Like many other relatively new products and technologies, there isn’t any scientific evidence for the long-term effects of artificial sweeteners. In future, studies in large human population groups should be conducted to see if there are negative, positive or neutral impacts of these sweet compounds on all factors of health, including gut health.
Considerations for use of Artificial Sweeteners
Whether you choose to consume artificial sweeteners is a personal choice. Some questions to ask yourself when making a decision to consume artificial sweeteners include:
Do they leave me bloated or feeling sick?
Some people are sensitive to certain artificial sweeteners (such as sugar alcohols or polyols in FODMAP) - xylitol and sorbitol), and can lead to unpleasant gut symptoms such as bloating, gas or diarrhea when consumed. If you’ve found that artificial sweeteners are the culprit for such symptoms, it’s best to reduce your consumption of them.
What am I consuming them with?
Picture a meal with a nice cold diet coke coupled with either a salad or chips. The diet coke probably isn’t the biggest worry in the latter example. This is just one confounding factor that makes studying their effects in humans so complex, because the diet that goes with them likely has a greater impact on health than the sweeteners alone.
“I’m scared of all the chemicals in diet-products"
There is no need to be scared of “chemicals” with the name ‘artificial’ sweetener. Natural foods contain lots of different types of chemicals and It doesn’t necessarily mean its harmful.
Do they help me maintain a healthy body weight?
This is a major reason behind people choosing artificially sweetened foods and drinks. Consuming them alongside a healthy, balanced diet in moderation can be a great tool to decreasing overall energy intake.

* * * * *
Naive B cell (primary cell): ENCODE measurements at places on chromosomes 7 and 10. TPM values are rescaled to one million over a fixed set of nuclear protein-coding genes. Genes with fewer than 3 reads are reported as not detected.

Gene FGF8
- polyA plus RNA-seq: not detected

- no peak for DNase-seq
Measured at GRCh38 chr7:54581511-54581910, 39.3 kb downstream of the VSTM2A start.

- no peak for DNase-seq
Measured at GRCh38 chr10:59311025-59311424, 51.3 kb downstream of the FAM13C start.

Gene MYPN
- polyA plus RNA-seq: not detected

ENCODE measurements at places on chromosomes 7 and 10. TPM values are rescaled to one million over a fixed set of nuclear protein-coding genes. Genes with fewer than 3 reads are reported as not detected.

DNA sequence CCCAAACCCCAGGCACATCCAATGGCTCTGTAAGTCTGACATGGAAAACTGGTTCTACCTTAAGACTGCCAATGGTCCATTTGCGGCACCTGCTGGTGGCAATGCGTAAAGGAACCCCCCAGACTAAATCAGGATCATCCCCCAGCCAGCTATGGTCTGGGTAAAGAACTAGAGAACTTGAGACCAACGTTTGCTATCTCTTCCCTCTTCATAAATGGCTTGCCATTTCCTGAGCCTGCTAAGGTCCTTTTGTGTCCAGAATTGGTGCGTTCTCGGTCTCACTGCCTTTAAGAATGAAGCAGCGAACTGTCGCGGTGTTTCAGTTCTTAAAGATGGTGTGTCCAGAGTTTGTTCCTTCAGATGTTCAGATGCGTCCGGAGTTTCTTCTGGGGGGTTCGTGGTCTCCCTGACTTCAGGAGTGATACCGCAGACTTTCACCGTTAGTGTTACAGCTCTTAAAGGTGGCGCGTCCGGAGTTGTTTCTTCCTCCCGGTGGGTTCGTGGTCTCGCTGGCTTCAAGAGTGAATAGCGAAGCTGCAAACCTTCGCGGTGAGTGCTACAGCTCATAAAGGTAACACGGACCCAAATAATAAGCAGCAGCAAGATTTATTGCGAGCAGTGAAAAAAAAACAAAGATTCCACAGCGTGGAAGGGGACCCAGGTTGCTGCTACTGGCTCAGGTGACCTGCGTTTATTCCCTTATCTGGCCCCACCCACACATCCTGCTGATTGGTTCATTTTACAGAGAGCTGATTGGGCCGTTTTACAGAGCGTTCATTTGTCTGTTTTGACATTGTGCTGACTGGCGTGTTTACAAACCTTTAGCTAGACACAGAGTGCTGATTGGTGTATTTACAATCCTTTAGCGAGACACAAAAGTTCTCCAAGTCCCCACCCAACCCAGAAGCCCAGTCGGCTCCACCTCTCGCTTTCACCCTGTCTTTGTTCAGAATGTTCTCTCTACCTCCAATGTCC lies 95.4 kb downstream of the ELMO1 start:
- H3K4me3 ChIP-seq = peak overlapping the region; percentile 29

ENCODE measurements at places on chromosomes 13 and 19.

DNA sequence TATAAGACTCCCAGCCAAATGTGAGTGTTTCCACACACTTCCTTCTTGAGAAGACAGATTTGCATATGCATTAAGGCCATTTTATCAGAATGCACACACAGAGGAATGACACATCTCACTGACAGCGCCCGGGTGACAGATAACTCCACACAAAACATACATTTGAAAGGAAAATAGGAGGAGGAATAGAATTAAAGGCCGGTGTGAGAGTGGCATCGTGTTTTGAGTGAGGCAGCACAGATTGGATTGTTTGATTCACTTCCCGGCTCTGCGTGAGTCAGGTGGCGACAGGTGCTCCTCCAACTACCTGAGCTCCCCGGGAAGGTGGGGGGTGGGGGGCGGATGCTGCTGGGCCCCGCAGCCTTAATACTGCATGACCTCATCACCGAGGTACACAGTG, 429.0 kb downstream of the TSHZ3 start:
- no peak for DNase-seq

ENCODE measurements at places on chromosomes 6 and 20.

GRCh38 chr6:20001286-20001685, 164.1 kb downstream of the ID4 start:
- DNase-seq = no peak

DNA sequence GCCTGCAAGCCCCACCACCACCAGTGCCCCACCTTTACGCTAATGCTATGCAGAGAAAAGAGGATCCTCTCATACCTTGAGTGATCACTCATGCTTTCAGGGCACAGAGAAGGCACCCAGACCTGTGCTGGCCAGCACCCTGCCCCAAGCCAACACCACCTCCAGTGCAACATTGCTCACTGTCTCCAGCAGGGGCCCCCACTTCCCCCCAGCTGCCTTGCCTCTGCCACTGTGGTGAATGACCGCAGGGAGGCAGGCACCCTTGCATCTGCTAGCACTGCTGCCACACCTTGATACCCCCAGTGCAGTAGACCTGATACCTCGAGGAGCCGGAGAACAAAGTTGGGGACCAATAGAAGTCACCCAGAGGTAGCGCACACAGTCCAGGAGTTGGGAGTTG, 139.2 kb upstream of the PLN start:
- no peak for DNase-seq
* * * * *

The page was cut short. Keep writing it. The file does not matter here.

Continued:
If you need help with figuring out how to optimise your diet for better gut health, book an appointment with our experienced dietitian for a tailored nutriton plan.
References: Bian, X., et al. (2017). "The artificial sweetener acesulfame potassium affects the gut microbiome and body weight gain in CD-1 mice." PloS one 12(6): e0178426. Bokulich, Nicholas A. and Martin J. Blaser (2014). "A Bitter Aftertaste: Unintended Effects of Artificial Sweeteners on the Gut Microbiome." Cell Metabolism 20(5): 701-703. Bryant, C. and J. McLaughlin (2016). "Low calorie sweeteners: Evidence remains lacking for effects on human gut function." Physiology & Behavior 164. Chi, L., et al. (2018). "Effects of the Artificial Sweetener Neotame on the Gut Microbiome and Fecal Metabolites in Mice." Molecules (Basel, Switzerland) 23(2): 367. Suez, J., et al. (2014). "Artificial sweeteners induce glucose intolerance by altering the gut microbiota." Nature (London) 514(7521): 181-186. Wang, Q.-P., et al. (2018). "Non-nutritive sweeteners possess a bacteriostatic effect and alter gut microbiota in mice." PloS one 13(7): e0199080-e0199080. FDA, U. (2018, 02/08/2018). "Additional Information about High-Intensity Sweeteners Permitted for Use in Food in the United States." from https://www.fda.gov/food/food-additives-petitions/additional-information-about-high-intensity-sweeteners-permitted-use-food-united-states.